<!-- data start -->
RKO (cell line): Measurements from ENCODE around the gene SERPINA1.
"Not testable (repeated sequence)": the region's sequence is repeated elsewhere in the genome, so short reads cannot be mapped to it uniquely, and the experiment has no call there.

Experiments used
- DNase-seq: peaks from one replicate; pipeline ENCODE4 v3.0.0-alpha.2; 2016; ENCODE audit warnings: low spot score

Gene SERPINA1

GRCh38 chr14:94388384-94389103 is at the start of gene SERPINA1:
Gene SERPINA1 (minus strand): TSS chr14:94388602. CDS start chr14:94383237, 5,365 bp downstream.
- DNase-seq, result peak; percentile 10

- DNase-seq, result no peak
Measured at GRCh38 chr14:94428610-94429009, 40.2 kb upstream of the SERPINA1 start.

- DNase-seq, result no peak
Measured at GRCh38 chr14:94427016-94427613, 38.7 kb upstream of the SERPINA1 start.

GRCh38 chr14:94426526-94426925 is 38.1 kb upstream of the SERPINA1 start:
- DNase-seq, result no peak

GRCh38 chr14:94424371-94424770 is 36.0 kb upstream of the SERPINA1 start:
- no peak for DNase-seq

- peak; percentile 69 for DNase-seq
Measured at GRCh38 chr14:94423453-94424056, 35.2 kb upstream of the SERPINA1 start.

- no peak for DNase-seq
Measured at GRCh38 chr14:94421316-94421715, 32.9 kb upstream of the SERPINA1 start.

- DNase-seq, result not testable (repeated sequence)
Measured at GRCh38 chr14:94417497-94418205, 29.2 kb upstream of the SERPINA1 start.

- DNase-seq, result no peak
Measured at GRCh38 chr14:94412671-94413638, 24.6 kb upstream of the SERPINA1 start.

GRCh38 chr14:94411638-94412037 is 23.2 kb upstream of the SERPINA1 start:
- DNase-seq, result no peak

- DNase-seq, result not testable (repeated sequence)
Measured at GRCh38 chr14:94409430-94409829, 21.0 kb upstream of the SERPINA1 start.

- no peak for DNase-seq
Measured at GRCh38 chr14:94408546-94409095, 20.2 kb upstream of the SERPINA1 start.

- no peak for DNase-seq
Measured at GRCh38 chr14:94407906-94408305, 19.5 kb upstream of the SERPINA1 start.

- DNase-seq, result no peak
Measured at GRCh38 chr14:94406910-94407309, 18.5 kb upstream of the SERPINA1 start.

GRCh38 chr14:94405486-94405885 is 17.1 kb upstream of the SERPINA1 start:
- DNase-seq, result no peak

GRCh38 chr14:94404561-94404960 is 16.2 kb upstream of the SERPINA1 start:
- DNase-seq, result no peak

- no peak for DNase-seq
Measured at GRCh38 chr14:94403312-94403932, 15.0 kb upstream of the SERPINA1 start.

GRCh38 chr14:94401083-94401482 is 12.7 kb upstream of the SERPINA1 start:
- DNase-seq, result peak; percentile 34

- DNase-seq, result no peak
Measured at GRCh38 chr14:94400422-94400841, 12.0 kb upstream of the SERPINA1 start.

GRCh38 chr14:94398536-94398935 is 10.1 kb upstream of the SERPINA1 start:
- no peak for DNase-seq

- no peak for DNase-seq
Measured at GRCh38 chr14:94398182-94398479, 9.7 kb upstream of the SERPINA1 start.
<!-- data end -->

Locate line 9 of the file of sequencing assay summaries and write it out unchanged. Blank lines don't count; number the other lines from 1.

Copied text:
- DNase-seq, result no peak